He says that within the next couple of weeks, the group will
commence construction on a new building at 915 Woodlawn, next to the
Regions Bank drive-up branch. This will be the official Habitat
office and a permanent structure for the organization's produce
From this location, Dahmm will continue to serve Habitat as the
lead at the garden market.
[to top of second column]
Fellow volunteer and longtime friend Joe Runyon spoke about George.
"He was one of the first volunteers that helped get Habitat started
here," Runyon said. "He's very devoted to it and puts in a lot of
time, probably a lot more than most people could imagine, and he's
donated his own materials and tools to the work. "
Runyon added that in addition to the building of homes, George
has been very involved in the produce market that Habitat runs.
The produce market, which began when Kasa Truck Farm donated
sweet corn to Habitat and the IGA store agreed to sell it for them
free of commissions, has continually grown over the years and is one
of Habitat's best fundraisers.
Dahmm says, "Where else can you give a cash donation and
immediately get something in return?" He adds that all the produce
is donated, and the lion's share comes from Matt Grieme, who raises
a large garden each year and gives it all to Habitat.
Later this spring, Habitat will be placing a street sign at the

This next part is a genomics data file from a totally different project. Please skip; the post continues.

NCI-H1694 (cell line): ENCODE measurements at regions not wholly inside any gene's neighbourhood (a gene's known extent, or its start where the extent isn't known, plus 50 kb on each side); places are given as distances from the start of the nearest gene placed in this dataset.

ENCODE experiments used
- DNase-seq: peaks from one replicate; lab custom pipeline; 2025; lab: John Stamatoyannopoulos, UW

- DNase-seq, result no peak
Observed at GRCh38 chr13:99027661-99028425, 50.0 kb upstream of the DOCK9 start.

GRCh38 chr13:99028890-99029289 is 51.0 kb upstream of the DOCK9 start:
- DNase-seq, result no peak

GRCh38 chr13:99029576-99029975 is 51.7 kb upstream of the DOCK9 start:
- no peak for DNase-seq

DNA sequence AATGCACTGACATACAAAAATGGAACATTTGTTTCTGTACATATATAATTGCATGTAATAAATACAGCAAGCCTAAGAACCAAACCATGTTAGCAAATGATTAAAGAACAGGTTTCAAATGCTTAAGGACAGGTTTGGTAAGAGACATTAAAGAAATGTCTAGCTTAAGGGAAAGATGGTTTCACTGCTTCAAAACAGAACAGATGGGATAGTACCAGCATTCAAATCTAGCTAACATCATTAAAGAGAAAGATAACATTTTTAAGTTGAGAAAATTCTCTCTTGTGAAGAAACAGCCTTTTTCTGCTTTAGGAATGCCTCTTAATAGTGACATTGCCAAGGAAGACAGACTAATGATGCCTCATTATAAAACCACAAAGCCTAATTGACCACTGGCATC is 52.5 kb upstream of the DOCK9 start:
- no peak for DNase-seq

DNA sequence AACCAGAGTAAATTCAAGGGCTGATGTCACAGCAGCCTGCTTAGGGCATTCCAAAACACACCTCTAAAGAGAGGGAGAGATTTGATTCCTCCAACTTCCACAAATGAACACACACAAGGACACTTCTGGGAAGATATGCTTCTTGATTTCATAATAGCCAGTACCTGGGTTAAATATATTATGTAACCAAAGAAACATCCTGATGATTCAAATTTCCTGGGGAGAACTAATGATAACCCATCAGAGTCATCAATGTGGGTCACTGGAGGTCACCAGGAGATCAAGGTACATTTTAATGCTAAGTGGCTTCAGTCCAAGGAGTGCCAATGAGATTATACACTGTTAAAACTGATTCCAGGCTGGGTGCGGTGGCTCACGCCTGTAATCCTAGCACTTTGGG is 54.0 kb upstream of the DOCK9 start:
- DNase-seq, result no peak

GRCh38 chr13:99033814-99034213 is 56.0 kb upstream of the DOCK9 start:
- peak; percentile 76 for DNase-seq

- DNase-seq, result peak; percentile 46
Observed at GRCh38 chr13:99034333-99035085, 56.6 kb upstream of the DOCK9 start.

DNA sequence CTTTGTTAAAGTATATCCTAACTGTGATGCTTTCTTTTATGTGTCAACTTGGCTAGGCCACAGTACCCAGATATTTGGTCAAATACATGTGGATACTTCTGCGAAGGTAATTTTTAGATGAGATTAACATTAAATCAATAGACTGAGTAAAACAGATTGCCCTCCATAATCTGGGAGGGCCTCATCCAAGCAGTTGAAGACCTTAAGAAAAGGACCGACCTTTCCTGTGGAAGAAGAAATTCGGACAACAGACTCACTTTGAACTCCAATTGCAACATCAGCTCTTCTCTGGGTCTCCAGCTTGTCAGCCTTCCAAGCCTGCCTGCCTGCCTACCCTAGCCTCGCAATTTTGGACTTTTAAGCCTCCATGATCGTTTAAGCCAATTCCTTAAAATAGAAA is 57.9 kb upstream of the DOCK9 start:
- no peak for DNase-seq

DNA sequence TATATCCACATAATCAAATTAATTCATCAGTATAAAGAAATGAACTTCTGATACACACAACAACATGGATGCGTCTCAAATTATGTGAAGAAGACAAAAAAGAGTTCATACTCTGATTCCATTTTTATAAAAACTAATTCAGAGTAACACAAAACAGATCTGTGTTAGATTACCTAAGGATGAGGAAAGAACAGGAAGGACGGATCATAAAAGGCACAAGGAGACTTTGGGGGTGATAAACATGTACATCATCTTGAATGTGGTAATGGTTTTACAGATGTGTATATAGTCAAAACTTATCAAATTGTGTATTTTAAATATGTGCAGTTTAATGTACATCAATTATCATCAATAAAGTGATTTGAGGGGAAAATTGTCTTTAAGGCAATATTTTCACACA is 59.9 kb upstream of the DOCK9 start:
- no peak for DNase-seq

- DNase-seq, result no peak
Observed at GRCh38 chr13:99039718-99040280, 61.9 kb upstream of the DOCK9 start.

corner of North Hamilton and Lincoln Avenue to honor George and his
brother. That location was chosen because there are three Habitat
homes there, and on all three, George was the construction foreman.
Toni Reifsteck, president of the Logan County Habitat chapter,
said: "We wanted to honor George because he is 'Mr. Habitat.' He
carries Habitat in his heart, and I believe the only thing in the
world that means more to him is his family."
She went on to explain that when they told George they wanted to
honor him in this way, he asked that they include his brother, as
that first property donated belonged to both of them.
Reifsteck said that they decided not to include George's first
name on the sign but just call it "Habitat Dahmm Corner" to include
Although Habitat takes up most of Dahmm's free time, he does make
time to once a month travel to Springfield to participate in a
cancer support group.
He explained that he is a 26-year colon cancer survivor and is
currently a leader of the Capitol Ostomy Association, a support
group that meets monthly to discuss cancer-related issues with newly
Dahmm says that when folks are learning to live with their
prognosis and their treatment, they sometimes need to talk about
what they are going through with someone who's been there. "When
someone brings up a new topic, there is at the very least one person
in the group who has experienced the same thing and can share how
they felt and how they dealt with it," he said.
Because George Dahmm is the kind of person who has dedicated his
life to helping others, from being a caring brother, husband and
father, to a giver of hope to those suffering from cancer, and
offering a "hand up, not a handout" to families in need in Logan
County, it is an honor to name him this week's "Personality of the
[By NILA SMITH]
for Humanity of Logan County)